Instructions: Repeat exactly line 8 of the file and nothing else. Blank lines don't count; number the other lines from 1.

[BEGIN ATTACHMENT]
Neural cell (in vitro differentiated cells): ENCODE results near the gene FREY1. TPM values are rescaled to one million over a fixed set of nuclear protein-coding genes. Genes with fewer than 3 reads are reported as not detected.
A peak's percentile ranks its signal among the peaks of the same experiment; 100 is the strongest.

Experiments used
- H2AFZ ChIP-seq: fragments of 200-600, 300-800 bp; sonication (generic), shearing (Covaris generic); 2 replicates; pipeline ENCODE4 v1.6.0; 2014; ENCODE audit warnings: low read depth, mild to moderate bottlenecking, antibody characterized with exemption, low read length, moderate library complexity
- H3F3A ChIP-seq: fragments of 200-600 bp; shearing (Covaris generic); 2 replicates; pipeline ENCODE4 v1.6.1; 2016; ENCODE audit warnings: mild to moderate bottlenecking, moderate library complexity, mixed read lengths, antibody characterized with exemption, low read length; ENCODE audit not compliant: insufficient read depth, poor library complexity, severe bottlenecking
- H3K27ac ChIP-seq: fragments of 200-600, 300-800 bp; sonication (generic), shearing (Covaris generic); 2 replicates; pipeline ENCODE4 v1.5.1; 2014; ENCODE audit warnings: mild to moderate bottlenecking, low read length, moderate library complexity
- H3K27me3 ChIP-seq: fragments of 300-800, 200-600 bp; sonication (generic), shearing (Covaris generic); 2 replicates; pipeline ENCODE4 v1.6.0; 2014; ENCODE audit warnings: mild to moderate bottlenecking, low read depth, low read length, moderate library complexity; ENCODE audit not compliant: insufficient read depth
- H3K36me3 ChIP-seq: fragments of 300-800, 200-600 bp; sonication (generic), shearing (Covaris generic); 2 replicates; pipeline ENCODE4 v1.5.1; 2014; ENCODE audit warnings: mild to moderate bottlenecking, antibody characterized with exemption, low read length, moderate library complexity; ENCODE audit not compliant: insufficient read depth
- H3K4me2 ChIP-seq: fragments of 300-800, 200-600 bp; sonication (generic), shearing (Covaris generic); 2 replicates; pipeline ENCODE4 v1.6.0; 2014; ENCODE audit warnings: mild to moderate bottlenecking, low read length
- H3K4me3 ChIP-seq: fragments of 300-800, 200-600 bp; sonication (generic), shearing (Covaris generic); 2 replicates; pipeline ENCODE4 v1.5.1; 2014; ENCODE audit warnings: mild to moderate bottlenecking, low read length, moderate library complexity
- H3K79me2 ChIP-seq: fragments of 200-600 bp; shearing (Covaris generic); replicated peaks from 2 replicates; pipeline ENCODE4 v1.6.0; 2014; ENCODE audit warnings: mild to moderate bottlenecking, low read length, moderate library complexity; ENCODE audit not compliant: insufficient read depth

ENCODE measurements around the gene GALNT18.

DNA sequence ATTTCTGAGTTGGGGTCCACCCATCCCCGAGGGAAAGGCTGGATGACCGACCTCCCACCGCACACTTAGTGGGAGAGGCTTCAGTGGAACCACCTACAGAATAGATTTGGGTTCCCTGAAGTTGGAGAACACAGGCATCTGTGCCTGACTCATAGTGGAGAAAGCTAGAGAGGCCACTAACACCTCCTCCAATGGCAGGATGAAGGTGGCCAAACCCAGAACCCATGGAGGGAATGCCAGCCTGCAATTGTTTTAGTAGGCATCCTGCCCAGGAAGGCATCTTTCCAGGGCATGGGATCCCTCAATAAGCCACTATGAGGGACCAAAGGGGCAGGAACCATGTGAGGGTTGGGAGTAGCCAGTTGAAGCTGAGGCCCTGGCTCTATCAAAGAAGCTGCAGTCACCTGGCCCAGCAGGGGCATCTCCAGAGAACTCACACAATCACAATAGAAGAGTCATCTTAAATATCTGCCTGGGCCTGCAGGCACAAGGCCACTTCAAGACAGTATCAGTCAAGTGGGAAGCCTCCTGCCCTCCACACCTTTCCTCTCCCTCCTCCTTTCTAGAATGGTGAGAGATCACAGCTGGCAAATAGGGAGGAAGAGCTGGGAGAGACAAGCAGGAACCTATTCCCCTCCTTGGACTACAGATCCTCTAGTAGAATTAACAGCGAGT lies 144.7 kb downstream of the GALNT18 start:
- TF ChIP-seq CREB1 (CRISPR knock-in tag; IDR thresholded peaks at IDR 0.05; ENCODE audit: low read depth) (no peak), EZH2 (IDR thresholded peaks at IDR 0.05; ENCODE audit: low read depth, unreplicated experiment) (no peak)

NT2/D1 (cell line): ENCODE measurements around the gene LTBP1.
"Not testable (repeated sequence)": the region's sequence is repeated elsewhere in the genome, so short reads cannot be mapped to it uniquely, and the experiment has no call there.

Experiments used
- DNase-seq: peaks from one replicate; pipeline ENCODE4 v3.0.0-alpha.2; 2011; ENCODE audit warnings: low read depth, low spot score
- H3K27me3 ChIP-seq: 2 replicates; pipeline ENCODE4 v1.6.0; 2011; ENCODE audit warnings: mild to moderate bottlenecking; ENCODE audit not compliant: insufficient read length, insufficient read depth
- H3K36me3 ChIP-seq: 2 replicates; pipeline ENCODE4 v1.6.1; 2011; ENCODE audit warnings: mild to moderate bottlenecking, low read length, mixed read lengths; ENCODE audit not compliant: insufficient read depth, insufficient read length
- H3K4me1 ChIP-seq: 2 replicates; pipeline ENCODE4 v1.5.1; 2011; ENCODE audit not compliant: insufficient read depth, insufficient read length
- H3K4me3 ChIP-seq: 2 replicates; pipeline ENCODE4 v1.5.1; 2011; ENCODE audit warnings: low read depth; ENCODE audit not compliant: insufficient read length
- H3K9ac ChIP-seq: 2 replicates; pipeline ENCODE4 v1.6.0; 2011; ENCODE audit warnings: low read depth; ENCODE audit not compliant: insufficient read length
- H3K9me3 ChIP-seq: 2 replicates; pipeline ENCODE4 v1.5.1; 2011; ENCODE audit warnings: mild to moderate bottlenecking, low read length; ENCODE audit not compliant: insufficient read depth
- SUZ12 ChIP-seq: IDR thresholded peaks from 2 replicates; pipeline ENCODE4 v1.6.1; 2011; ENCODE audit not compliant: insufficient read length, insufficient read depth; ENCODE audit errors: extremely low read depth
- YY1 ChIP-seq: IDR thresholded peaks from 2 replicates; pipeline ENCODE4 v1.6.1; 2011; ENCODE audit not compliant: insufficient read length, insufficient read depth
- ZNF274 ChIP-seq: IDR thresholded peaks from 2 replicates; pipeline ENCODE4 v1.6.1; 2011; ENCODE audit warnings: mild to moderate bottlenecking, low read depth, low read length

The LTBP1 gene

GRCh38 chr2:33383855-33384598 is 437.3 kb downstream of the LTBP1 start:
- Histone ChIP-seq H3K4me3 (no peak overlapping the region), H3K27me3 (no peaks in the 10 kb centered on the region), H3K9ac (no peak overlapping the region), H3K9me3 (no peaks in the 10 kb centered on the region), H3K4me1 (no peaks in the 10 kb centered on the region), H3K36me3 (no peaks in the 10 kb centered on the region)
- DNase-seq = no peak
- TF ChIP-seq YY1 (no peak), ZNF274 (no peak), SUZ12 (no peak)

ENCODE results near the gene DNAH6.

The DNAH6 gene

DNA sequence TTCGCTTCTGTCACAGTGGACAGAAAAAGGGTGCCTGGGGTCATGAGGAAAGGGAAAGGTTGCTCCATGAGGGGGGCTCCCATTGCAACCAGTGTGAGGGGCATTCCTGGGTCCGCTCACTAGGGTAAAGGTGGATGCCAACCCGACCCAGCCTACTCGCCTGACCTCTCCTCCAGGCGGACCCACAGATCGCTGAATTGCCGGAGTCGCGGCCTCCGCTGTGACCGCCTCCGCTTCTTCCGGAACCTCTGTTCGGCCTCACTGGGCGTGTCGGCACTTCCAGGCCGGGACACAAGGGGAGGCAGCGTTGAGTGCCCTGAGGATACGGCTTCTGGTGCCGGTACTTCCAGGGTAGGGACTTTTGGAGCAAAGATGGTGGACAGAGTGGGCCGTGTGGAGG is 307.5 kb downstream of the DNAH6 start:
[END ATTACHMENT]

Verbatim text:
- H3K36me3 ChIP-seq: fragments of 300-800, 200-600 bp; sonication (generic), shearing (Covaris generic); 2 replicates; pipeline ENCODE4 v1.5.1; 2014; ENCODE audit warnings: mild to moderate bottlenecking, antibody characterized with exemption, low read length, moderate library complexity; ENCODE audit not compliant: insufficient read depth